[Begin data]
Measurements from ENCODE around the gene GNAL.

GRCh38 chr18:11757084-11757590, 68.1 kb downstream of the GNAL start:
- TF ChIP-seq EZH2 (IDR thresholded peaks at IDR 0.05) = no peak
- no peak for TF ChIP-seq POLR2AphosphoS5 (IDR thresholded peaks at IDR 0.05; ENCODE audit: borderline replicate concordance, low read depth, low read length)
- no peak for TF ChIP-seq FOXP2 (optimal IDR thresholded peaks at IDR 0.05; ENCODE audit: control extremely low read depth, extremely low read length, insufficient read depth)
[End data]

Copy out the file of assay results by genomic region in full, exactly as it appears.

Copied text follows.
Measurements from ENCODE around the gene GNAL.

GRCh38 chr18:11757084-11757590, 68.1 kb downstream of the GNAL start:
- TF ChIP-seq EZH2 (IDR thresholded peaks at IDR 0.05) = no peak
- no peak for TF ChIP-seq POLR2AphosphoS5 (IDR thresholded peaks at IDR 0.05; ENCODE audit: borderline replicate concordance, low read depth, low read length)
- no peak for TF ChIP-seq FOXP2 (optimal IDR thresholded peaks at IDR 0.05; ENCODE audit: control extremely low read depth, extremely low read length, insufficient read depth)